One of the first results of Christian Science which is manifested in the consciousness of the beginner, is an appreciation of simplicity in all departments of life. The natural outcome of conformity to Principle is seen in the simplicity of mental operations, for adherence to Principle necessarily inculcates that direct, positive, and accurate thinking which of itself excludes useless psychologic paraphernalia hitherto considered necessary. The average mortal does not think from the basis of fixed Principle, and consequently is compelled to do much floundering in his efforts to reach satisfactory conclusions. He is like a rudderless ship, at the mercy of every wind that blows. The student of Christian Science, however, begins to realize that his thinking processes are much more satisfactory and that successful results are more readily obtained. Following the simplification of thought methods, the student's attention is called to the fact that many of his material possessions are not so important or essential as he once considered them. Many of the books, for instance, which he deemed absolutely necessary in acquiring wisdom, are now recognized as valueless, inasmuch as they are at variance in their teaching with that of the Bible, and especially with the precepts of the only true Master, Christ Jesus. As illustrative of this point, Mrs. Eddy says, in "No and Yes" (p. 18), "If the schoolmaster is not Christ, the school gets things wrong, and knows it not."

Christian Science so enhances the mental faculties, so sharpens perception and perspicuity, so intensifies power of analysis, that one is enabled to pass correct judgment and to classify properly all things which enter consciousness as useful or useless, necessary or unnecessary. The exercise of this fine discrimination in matters pertaining to the material side of existence, such as food, clothing, and shelter, avoids much useless expenditure of time and money. Some one has wisely said that "our affluence is not determined by what we earn, but by what we spend." A philosopher who, after looking through an art and bric-à-brac shop, was asked how he liked the display, said: "I spent a very enjoyable hour; but my greates pleasure in looking at so many beautiful and novel articles, lay in the realization that I did not need them."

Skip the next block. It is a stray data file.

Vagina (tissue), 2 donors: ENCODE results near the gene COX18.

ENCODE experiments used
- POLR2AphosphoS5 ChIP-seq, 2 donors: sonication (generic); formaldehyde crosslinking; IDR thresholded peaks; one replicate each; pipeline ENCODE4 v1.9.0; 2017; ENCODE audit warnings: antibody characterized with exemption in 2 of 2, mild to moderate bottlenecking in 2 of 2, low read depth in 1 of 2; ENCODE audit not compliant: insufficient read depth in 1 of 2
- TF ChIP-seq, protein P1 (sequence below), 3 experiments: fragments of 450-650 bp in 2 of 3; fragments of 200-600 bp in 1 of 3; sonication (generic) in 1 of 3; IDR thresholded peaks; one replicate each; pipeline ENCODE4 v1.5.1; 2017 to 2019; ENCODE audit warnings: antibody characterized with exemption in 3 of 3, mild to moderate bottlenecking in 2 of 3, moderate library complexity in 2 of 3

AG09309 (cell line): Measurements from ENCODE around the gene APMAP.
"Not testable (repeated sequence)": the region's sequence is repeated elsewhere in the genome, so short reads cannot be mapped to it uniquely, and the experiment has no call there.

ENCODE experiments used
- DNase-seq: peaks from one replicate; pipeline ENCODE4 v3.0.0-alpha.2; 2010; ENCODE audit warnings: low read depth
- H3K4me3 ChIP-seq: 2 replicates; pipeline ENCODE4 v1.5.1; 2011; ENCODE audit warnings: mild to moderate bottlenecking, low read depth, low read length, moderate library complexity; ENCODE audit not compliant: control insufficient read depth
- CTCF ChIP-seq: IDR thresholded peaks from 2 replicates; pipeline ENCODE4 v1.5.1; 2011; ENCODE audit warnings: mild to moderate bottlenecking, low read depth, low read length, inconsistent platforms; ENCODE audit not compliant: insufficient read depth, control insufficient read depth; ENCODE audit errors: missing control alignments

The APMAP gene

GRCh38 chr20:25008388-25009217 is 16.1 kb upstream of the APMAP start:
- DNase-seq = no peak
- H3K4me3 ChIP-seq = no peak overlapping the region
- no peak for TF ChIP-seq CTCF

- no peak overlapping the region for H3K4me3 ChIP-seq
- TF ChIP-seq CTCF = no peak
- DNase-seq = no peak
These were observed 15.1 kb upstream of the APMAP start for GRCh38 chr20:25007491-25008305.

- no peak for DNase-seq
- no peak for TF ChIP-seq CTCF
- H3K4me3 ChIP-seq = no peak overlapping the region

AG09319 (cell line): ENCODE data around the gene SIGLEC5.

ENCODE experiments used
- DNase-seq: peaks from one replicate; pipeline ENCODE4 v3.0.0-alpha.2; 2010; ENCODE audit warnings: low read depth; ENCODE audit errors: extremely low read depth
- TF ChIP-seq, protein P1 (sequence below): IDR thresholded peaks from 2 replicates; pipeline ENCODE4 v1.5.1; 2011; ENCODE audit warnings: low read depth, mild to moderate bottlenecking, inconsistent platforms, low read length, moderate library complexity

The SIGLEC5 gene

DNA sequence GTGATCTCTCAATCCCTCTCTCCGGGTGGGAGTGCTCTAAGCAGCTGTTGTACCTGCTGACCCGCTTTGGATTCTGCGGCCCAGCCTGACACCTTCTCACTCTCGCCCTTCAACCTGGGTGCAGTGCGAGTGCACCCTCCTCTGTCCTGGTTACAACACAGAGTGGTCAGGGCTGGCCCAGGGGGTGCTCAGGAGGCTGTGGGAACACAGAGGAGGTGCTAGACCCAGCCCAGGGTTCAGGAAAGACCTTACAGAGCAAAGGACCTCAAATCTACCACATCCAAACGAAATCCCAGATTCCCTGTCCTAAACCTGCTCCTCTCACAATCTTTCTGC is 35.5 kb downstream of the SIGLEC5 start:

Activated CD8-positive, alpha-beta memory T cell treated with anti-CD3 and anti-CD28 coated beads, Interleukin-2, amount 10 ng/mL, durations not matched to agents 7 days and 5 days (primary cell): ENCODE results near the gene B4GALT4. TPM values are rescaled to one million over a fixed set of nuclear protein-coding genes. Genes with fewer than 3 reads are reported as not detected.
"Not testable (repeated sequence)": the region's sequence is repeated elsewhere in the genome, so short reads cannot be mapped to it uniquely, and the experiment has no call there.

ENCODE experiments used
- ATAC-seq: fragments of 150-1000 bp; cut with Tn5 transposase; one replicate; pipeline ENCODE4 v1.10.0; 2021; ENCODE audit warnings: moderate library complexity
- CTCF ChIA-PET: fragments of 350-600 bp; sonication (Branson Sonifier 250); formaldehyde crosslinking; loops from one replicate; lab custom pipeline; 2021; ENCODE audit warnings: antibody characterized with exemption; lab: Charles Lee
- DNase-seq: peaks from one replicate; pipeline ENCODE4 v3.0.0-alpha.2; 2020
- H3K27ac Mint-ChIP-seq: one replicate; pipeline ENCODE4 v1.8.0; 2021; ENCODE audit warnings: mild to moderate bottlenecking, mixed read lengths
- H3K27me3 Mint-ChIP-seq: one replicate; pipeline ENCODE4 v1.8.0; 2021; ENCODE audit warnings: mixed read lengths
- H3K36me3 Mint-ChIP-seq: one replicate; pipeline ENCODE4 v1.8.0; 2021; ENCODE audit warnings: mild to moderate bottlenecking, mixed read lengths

The history of the human family shows mainly that its quest has been for happiness and contentment, but not knowing wherein these conditions were to be found, it has sought them in materiality at an enormous expenditure of time and money, only to say with the wise man, "All is vanity and vexation of spirit." In Christian Science the student quickly learns what it is that constitutes true happiness, and is shown a simple, direct method of obtaining it. From this point of awakening, the student's life and existence assume a much more hopeful outlook. He knows exactly what he desires; where it is, and how to get it. In place of being overwhelmed with the herculean task of wading through vast arrays of books in his search for truth, he realizes with gratitude that the grand old Bible contains all essential truth, and that the Christian Science text-book, "Science and Health with Key to the Scriptures," points out how this truth may be utilized in every circumstance of life. With this realization comes an appreciation of Solomon's saying that "of making many books there is no end; and much study is a weariness of the flesh." With the simplicity that accompanies the growth in Christian Science, time is saved which enables one to devote more attention to spiritual study and advancement, and like the sister of Lazarus he chooses "that good part, which shall not be taken away." True simplicity lifts the burden of life in every direction. It lessens the work of the patient housekeeper, who no longer is compelled to devote time and energy to concocting new dishes to tempt jaded appetites. It simplifies in the matter of dress and adornment, thus lessening the burden of the wage-earner, and all begin to realize what it means to come "out of the house of bondage" and to say with the Master, "My yoke is easy, and my burden is light."

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August 10, 1912

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